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Broken link

I did a little work yesterday morning before having to go out. A couple of hours later I’m back and find no broadband Internet on my desktop. Nor on the Surface Pro. Nor on the mobile when it was connected to my Wi-Fi. I rebooted the modem/router.

Lucky I had that 25GB of data on my phone now. I used it as a Wi-Fi access point for the Surface Pro. I googled the website to troubleshoot my broadband connection and followed its steps. Everything was fine, except that the line quality was so-so. Then it wanted to reboot my modem. I’d already done that, but sure, why not? I was interested to see if Telstra really could remotely reboot my modem. It didn’t work, of course. It wasn’t until a couple of steps later that it actually asked what kind of modem I had.

I chose “other”, then selected “D-Link” from the list. At which point it advised that it could talk through the steps for a Telstra modem, so I could try to follow those. But I should look in my modem manual. Fair enough. Telstra can’t support all equipment.

But it did also say: “Only modems that have been tested and approved by Telstra may be used. See the full list of Certified modems.” That got me wondering. Is the D-Link Cobra Telstra-certified? I clicked that link and was taken to not to any list of modems, but to an answer to the question: “Do I need a technician to set up my broadband?”


I still don’t know if the Cobra is Telstra approved.

Finding the right number

While I was out an email had come in from “tbb-oot”. Apparently that’s Telstra Business. The heading was “Telstra Business Broadband BizEssentials Order Completion”.

Pennies started to drop. Could it be that my broadband had also gone from personal to business? Could Telstra have changed my user ID and password?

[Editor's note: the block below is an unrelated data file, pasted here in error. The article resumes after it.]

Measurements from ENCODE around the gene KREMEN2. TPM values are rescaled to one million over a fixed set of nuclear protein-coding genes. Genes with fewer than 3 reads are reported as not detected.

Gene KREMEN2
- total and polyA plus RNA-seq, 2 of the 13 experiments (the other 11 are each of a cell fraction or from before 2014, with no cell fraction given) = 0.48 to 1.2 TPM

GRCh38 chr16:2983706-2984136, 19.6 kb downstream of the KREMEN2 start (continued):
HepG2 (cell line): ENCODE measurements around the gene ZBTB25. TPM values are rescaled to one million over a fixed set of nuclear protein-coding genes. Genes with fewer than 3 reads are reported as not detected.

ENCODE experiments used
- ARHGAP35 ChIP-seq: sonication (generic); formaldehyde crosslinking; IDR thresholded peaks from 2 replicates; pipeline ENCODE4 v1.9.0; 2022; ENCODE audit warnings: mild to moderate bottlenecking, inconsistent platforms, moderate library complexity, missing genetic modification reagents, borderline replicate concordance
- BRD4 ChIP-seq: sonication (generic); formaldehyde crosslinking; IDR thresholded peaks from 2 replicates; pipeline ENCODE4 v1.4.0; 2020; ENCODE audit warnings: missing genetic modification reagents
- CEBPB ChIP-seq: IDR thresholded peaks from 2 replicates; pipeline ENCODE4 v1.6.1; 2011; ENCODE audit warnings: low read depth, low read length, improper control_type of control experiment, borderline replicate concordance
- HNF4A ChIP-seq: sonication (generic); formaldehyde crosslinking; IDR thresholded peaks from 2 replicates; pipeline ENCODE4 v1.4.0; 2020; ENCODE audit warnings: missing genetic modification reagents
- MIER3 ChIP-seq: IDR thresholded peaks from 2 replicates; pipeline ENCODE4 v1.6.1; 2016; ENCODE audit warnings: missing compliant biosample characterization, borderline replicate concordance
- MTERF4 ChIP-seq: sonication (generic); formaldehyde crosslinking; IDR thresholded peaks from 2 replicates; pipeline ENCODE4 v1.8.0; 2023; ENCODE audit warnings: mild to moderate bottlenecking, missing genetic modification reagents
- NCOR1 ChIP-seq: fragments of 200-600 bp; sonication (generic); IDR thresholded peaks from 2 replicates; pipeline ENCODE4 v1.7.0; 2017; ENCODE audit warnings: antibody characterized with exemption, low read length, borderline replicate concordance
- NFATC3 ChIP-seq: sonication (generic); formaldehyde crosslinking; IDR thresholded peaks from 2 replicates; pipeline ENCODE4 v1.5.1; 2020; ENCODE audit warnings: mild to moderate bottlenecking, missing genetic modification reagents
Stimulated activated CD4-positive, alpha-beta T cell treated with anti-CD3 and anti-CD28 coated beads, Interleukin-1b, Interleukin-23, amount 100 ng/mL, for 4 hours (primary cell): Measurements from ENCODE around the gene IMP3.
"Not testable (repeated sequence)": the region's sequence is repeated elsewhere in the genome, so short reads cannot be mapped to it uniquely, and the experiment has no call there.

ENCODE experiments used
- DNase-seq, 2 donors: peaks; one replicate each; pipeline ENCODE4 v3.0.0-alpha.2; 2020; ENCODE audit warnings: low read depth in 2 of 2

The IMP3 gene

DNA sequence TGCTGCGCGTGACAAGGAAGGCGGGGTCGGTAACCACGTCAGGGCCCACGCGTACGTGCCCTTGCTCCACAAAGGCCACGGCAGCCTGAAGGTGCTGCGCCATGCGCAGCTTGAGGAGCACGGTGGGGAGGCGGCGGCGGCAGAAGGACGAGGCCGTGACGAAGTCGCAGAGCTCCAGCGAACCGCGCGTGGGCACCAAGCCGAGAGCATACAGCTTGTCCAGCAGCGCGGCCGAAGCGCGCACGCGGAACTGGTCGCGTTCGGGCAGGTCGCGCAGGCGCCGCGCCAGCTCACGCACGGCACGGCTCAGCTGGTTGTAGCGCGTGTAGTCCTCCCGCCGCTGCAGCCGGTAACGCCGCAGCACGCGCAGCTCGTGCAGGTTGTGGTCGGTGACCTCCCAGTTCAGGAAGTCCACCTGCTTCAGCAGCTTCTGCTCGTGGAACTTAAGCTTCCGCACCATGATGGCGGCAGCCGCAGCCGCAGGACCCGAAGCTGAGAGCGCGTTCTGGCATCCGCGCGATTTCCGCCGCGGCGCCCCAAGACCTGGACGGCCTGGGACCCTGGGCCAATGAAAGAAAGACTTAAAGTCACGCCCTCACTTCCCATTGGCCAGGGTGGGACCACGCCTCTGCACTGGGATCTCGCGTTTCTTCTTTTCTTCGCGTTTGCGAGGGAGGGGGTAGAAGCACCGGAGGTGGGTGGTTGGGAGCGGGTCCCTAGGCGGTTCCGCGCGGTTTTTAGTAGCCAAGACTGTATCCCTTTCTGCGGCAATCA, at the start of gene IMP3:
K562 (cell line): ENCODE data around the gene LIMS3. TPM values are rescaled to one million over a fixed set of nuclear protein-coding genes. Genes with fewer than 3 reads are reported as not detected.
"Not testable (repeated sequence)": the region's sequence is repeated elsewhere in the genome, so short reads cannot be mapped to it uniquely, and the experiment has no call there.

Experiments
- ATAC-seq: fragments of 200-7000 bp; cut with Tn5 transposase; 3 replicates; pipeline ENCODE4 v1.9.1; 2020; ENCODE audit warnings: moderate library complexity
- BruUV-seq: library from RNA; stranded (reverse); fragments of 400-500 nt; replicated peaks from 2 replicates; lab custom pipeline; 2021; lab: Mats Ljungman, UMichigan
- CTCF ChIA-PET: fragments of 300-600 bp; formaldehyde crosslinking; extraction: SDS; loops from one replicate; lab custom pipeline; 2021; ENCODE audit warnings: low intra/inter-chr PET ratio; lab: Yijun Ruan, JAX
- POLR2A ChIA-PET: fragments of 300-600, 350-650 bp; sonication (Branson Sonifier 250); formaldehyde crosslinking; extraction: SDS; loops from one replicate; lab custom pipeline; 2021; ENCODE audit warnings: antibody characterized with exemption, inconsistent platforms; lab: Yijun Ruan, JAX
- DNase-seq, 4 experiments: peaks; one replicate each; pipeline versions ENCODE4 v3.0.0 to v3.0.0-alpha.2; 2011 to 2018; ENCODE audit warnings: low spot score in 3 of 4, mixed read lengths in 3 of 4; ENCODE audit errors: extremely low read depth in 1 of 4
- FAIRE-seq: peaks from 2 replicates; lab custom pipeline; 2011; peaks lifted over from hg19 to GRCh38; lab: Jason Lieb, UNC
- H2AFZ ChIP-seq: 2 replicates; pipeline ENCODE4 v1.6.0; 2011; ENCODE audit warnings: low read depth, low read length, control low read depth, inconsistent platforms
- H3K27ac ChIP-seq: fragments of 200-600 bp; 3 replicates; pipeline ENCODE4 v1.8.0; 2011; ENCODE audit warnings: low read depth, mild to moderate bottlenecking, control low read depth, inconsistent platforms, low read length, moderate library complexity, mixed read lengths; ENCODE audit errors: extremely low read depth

I should have realised something was up with that too. A few days before that troubling letter about my mobile plan, a parcel arrived at home. It turned out to be a new Telstra -branded modem router. With a 4GX stick to get me going while waiting for connection. Later that day an SMS from Telstra: my equipment has been despatched.

So I searched my email for Telstra emails in the past few weeks, looking for one that might give me new information. Nup, nothing there. But how about that BizEssentials email? It has some kind of account ID. Indeed, it gave an account number, and something called an “FNN”. And it said I could log into my account with those “and this initial password”. That was followed by a blank line. Then paragraphs of instructions on how to change that password. That is, the password that wasn’t there.


I fortified myself with another cup of coffee and looked for a telephone number to call. Well, the one mentioned in that email seemed pretty clear: “If you have any questions about this order or delivery of your new modem (if ordered), please contact us on 132 253.”


Wrong number

I called. I selected option 5, tech support. Then a robot answered, asked me to identify the line with the problem and asked me to say what the problem was.

And then announced that it was sending a troubleshooting link to my mobile phone via SMS, and was hanging up!